Fusion of Three-Dimensional Echocardiographic Regional Myocardial Strain with Cardiac Computed Tomography for Noninvasive Evaluation of the Hemodynamic Impact of Coronary Stenosis in Patients with Chest Pain

Victor Mor-Avi*, Mita B. Patel, Francesco Maffessanti, Amita Singh, Diego Medvedofsky, S. Javed Zaidi, Anuj Mediratta, Akhil Narang, Noreen Nazir, Nadjia Kachenoura, Roberto M. Lang, Amit R. Patel

*Corresponding author for this work

Research output: Contribution to journalArticle

11 Scopus citations

Abstract

Background: Combined evaluation of coronary stenosis and the extent of ischemia is essential in patients with chest pain. Intermediate-grade stenosis on computed tomographic coronary angiography (CTCA) frequently triggers downstream nuclear stress testing. Alternative approaches without stress and/or radiation may have important implications. Myocardial strain measured from echocardiographic images can be used to detect subclinical dysfunction. The authors recently tested the feasibility of fusion of three-dimensional (3D) echocardiography–derived regional resting longitudinal strain with coronary arteries from CTCA to determine the hemodynamic significance of stenosis. The aim of the present study was to validate this approach against accepted reference techniques. Methods: Seventy-eight patients with chest pain referred for CTCA who also underwent 3D echocardiography and regadenoson stress computed tomography were prospectively studied. Left ventricular longitudinal strain data (TomTec) were used to generate fused 3D displays and detect resting strain abnormalities (RSAs) in each coronary territory. Computed tomographic coronary angiographic images were interpreted for the presence and severity of stenosis. Fused 3D displays of subendocardial x-ray attenuation were created to detect stress perfusion defects (SPDs). In patients with stenosis >25% in at least one artery, fractional flow reserve was quantified (HeartFlow). RSA as a marker of significant stenosis was validated against two different combined references: stenosis >50% on CTCA and SPDs seen in the same territory (reference standard A) and fractional flow reserve < 0.80 and SPDs in the same territory (reference standard B). Results: Of the 99 arteries with no stenosis >50% and no SPDs, considered as normal, 19 (19%) had RSAs. Conversely, with stenosis >50% and SPDs, RSAs were considerably more frequent (17 of 24 [71%]). The sensitivity, specificity, and accuracy of RSA were 0.71, 0.81, and 0.79, respectively, against reference standard A and 0.83, 0.81, and 0.82 against reference standard B. Conclusions: Fusion of CTCA and 3D echocardiography–derived resting myocardial strain provides combined displays, which may be useful in determination of the hemodynamic or functional impact of coronary abnormalities, without additional ionizing radiation or stress testing.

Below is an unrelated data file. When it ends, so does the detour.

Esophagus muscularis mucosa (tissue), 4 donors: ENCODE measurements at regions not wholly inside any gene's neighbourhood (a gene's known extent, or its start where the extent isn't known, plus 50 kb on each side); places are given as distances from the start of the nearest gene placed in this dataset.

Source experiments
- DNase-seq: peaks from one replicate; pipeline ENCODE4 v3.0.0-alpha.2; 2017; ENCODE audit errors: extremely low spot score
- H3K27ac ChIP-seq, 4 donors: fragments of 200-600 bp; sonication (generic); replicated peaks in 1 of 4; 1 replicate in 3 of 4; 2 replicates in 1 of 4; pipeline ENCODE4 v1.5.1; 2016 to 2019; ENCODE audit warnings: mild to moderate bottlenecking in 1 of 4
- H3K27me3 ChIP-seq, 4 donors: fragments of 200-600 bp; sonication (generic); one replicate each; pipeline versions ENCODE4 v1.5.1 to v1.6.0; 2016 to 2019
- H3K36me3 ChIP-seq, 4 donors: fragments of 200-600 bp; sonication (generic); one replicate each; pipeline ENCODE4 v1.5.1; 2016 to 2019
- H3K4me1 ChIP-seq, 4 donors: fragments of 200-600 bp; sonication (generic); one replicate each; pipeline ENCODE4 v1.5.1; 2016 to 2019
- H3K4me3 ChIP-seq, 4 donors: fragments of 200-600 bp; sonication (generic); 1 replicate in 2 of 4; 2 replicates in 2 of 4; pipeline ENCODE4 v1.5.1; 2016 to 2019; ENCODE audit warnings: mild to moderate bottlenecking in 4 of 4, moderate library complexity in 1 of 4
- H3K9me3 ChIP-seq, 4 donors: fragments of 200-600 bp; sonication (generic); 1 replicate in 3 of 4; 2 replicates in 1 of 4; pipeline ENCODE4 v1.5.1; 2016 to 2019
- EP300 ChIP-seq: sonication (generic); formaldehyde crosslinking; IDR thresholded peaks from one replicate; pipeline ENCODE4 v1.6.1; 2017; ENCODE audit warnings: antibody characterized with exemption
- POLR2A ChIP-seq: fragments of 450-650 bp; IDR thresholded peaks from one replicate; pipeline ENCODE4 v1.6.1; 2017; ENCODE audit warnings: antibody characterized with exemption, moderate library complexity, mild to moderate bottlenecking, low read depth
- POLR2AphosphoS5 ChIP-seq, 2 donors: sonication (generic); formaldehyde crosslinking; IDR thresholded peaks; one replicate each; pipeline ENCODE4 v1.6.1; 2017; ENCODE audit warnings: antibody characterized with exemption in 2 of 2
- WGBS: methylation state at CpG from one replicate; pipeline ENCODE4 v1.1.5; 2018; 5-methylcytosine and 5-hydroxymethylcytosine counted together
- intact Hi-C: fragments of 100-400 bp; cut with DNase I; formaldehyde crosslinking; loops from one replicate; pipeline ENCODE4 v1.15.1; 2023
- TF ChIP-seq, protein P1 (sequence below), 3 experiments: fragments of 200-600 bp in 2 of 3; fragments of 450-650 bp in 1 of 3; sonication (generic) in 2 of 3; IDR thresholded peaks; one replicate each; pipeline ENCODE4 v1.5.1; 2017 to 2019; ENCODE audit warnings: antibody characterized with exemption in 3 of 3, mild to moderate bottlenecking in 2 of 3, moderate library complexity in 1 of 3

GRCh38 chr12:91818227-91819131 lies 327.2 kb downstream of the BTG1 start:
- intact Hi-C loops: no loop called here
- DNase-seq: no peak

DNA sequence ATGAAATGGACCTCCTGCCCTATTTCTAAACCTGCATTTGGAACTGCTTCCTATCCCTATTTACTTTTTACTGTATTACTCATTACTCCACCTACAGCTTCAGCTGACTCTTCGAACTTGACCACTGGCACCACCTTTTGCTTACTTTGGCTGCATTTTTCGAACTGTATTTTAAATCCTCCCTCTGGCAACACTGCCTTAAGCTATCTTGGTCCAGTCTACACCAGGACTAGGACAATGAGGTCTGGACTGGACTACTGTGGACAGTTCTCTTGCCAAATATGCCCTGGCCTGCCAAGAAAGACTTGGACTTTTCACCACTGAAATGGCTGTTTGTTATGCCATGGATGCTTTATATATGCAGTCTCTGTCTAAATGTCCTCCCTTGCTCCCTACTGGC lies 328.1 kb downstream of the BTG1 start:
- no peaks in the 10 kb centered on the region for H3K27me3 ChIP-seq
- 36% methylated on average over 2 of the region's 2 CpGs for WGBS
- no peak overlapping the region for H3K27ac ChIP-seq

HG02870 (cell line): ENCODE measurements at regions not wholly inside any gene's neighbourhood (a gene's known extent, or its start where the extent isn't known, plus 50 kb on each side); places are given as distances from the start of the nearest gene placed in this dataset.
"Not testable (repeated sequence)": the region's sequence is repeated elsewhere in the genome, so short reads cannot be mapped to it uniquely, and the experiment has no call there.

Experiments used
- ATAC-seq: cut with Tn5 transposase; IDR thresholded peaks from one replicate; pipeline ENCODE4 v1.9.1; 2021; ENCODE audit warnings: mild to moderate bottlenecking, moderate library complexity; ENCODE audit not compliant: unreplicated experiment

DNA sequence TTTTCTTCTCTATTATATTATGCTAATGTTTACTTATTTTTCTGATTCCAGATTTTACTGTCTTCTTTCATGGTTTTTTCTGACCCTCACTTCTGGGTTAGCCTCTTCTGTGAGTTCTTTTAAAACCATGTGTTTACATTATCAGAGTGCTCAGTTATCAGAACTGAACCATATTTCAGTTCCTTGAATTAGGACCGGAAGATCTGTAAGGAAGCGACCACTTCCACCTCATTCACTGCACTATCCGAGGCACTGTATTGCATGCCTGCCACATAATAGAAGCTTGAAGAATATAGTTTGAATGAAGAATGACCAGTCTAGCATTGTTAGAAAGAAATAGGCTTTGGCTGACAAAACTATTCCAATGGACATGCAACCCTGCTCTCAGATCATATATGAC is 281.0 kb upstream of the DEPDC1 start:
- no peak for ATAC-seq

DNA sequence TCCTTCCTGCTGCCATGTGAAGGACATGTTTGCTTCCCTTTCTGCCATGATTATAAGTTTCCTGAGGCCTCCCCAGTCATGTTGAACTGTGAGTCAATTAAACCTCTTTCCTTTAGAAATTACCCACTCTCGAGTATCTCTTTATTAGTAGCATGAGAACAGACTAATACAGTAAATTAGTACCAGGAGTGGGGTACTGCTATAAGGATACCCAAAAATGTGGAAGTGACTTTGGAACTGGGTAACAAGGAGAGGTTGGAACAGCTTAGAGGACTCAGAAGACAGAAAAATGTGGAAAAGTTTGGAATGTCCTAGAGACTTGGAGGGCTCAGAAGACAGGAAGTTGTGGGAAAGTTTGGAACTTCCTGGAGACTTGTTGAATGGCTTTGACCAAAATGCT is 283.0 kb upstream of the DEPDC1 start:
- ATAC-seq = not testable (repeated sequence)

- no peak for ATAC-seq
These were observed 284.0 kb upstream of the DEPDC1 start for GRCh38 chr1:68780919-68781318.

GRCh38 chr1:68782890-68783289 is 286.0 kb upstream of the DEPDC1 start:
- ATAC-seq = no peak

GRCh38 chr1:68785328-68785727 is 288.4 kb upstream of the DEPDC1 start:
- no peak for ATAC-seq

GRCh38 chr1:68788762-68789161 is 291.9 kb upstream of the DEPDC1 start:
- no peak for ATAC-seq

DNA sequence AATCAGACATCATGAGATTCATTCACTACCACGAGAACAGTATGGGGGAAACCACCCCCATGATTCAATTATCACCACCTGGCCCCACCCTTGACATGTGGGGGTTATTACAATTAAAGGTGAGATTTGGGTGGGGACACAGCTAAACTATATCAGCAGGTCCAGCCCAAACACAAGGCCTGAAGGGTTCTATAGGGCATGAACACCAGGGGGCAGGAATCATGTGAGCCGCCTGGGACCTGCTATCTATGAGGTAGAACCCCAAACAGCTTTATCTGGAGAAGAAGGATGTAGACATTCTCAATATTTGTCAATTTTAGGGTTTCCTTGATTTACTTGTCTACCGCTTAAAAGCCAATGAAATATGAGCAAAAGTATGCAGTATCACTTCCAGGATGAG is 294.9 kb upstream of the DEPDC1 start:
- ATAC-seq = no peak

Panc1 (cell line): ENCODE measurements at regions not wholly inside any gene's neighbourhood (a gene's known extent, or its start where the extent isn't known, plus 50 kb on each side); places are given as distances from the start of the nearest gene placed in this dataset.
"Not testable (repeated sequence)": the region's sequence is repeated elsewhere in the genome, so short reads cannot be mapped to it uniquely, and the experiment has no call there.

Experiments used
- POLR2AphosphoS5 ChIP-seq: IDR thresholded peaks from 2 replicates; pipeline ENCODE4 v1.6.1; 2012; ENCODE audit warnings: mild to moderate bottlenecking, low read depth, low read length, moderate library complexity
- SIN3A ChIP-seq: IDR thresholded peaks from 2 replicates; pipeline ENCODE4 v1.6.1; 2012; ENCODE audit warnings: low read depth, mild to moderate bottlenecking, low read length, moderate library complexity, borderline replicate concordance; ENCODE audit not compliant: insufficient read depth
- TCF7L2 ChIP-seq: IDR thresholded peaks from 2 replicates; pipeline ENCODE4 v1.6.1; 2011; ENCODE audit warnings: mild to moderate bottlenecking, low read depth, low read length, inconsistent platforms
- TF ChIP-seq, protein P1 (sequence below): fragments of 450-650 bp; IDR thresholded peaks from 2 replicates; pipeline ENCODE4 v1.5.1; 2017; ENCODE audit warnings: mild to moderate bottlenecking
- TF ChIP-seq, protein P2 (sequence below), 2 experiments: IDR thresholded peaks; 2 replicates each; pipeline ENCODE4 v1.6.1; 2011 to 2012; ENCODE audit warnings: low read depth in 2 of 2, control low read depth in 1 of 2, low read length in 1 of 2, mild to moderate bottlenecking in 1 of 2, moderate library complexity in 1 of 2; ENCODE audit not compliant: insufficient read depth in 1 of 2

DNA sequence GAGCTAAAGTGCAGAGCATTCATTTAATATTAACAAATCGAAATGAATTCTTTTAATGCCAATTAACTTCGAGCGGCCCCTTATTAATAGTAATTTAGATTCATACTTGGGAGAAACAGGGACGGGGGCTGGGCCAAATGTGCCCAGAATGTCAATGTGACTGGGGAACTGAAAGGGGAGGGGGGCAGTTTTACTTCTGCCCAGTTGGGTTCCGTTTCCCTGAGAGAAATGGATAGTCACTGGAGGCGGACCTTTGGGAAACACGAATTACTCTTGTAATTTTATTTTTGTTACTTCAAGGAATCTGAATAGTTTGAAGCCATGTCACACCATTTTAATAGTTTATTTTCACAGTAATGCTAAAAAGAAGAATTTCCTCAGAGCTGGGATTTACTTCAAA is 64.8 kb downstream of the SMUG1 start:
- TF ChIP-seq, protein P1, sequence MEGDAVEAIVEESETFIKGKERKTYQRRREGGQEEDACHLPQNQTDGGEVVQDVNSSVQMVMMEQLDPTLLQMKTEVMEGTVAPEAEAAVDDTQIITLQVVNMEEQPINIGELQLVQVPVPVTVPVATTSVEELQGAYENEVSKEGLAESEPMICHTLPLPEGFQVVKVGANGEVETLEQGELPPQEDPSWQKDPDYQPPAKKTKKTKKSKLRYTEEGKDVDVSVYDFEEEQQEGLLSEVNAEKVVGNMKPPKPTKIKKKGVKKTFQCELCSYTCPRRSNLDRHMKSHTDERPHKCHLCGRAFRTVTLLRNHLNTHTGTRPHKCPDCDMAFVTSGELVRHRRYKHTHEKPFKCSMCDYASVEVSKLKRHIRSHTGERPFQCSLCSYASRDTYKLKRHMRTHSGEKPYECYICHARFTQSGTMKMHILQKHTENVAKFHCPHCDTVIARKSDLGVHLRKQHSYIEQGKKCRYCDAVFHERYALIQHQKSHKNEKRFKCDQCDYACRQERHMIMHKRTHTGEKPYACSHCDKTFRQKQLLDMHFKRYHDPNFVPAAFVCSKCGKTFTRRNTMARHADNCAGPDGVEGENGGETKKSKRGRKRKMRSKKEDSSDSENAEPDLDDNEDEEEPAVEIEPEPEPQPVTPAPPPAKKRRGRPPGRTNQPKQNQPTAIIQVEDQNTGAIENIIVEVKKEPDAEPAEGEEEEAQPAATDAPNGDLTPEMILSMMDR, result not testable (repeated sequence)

Original languageEnglish (US)
Pages (from-to)664-673
Number of pages10
JournalJournal of the American Society of Echocardiography
Volume31
Issue number6
DOIs
StatePublished - Jun 1 2018

Keywords

  • 3D echocardiography
  • Cardiovascular CT
  • Fusion imaging
  • Myocardial strain
  • Myocardium perfusion
  • Vasodilator stress

ASJC Scopus subject areas

  • Radiology Nuclear Medicine and imaging
  • Cardiology and Cardiovascular Medicine

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